In October of 2000, Congress created the U Visa with the passing of the Victims of Trafficking and Violence Protection Act. This legislation formed an incentive for crime victims to assist in the legal process because aiding law enforcement could be an effective path for them to obtain temporary status and other immigrant benefits. Crime victims can help by reporting the crime to law enforcement, cooperating in law enforcement’s investigation, and aiding in the prosecution of the perpetrator. The law protects primary and secondary victims of domestic violence, sexual assault, trafficking, rape, felonious assault, and other enumerated crimes where the victim has suffered mental and/or physical abuse.
More specifically, the eligibility requirements for the U Visa are: you are a victim of a qualifying crime, you have suffered substantial physical or mental abuse as a result of such crime, you have information about the criminal activity, you were helpful, are being helpful, or are likely to be helpful to law enforcement in the investigation or prosecution of the crime, the crime occurred in the US, and you are admissible to the US; if you are not admissible, you may be able to apply for a waiver.
In addition, if you are under age 16 and are unable to give information due to a disability, a family member, parent, guardian, or next friend (a court appointed special advocate) can provide the information on your behalf. The U Visa is valid for four years and U Visa holders can petition to adjust their status to a Legal Permanent Resident (LPR), after three years. If the adjustment is approved the victim may continue to reside in the United States once the U visa expires.
Another characteristic of the U Visa is that the principal applicant may petition for qualifying family members. This authorization does not include the abuser. The U visa principal can petition for her spouse and unmarried, minor children (less than 21 years of age). If the victim is less than 21 years old, she can also petition for her parents and unmarried minor siblings (less than 18 years of age). The U Visa implementing regulations dictate that, in order to file for derivatives, the relationship must have existed at the time of filing the I-918 Supplement A form, the U visa derivative application, and must continue until the case is adjudicated.
Before the newest edition of VAWA (S. 47), signed into law on March 7, 2013, the ability to petition for minor children and siblings under 18, coupled with the backlog of cases in the system and the implementing regulations resulted in children aging-out before their U Visas were ever actually adjudicated, making them ineligible for status.
Thus, when a parent of a child under 21 filed for a U Visa on behalf of herself and her minor child, but the child turned 21 while the case was still pending, the child was not eligible for status. And, when a victim under 21 filed independently and added siblings as derivatives, but turned 21 while the case was still pending, the siblings were no longer eligible for status. The new 2013 VAWA provisions rectify these dilemmas.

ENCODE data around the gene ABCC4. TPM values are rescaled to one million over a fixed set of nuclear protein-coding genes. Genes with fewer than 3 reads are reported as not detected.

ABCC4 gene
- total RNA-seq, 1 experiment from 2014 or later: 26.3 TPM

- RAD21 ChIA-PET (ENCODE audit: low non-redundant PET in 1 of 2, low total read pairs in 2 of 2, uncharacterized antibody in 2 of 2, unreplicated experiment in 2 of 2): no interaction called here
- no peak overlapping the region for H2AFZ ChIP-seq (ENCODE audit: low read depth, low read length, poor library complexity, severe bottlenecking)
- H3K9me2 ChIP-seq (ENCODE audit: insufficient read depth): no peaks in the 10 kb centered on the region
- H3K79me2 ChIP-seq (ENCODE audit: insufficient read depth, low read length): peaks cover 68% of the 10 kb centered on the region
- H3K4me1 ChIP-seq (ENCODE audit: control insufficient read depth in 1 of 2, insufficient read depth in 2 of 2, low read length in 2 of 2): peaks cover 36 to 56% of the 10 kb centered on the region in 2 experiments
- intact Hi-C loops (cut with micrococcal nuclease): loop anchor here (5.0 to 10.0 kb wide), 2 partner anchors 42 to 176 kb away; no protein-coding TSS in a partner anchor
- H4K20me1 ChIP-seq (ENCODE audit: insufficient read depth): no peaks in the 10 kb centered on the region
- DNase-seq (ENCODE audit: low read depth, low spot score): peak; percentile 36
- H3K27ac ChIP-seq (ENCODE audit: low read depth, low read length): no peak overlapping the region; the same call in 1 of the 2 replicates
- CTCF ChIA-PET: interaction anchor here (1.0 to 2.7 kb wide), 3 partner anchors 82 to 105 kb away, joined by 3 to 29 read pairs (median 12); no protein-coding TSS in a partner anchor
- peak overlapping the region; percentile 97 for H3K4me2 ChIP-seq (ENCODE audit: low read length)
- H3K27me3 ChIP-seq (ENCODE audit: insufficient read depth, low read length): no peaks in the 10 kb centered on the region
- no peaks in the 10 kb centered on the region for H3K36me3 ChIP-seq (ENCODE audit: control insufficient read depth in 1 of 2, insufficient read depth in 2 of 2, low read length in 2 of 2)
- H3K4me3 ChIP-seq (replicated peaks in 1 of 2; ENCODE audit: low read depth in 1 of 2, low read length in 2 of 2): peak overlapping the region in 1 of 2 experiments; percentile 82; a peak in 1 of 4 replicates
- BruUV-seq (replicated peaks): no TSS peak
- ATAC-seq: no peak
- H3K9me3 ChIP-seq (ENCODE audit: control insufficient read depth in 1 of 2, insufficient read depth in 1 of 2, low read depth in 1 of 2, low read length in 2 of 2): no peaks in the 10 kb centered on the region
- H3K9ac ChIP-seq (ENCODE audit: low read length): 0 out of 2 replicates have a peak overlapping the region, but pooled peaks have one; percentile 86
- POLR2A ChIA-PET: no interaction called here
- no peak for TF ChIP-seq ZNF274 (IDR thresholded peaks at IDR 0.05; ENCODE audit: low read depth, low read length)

The statute states that in both of the above situations, an individual who turns 21 while the case is still pending shall continue to be classified as a child even if they turn 21 while the case is still pending because the benchmark date is the date of the principal’s filing. In other words, so long as the child was under 21 at the date of filing, they remain a child for purposes of litigation. These provisions apply retroactively for derivatives back to the creation of the U Visa in 2000. Therefore, these new provisions preserves a person’s and/or his derivatives’ ability to receive status dating back to 2000.
ASISTA provides some practice tips for these types of cases. It states that practitioners should continue filing requests for deferred action and continue to request extensions for principals whose derivatives have not yet gotten status. In addition, for those derivatives abroad, practitioners should continue to include derivatives as they are filing U applications even if they are abroad and about to turn 21 and continue to request extensions for U-1 principals whose derivatives have not yet gotten status. Also, it is best for practitioners to advise their clients against marrying until the case is settled and litigation is completed. Marrying could change the eligibility of derivative status.
Although immigration law has come a long way, there is still much reform to be made. With this new provision, more families are able to stay together and ultimately create a better life here in the United States.
 U.S. Citizenship and Immigration Services, Victims of Criminal Activity: U Nonimmigrant Status,
http://www.uscis.gov/portal/site/uscis/ (last visited June 17, 2013).
 U.S Citizenship and Immigration Services, Title 8 of Code of Federal Regulations 8 CFR 214.14(4),
http://www.uscis.gov/portal/site/uscis/ (last visited 7/2/13)
 ASISTA, VAWA 2013 and TVPRA: What Practitioners Need to Know,
http://www.asistahelp.org/documents/news/Changes_and_Practice_PointersVAWA/, 1 (2013).
 Violence Against Women Reauthorization Act, S. 47 (2013).
 ASISTA, VAWA 2013 and TVPRA, at 2 (2013).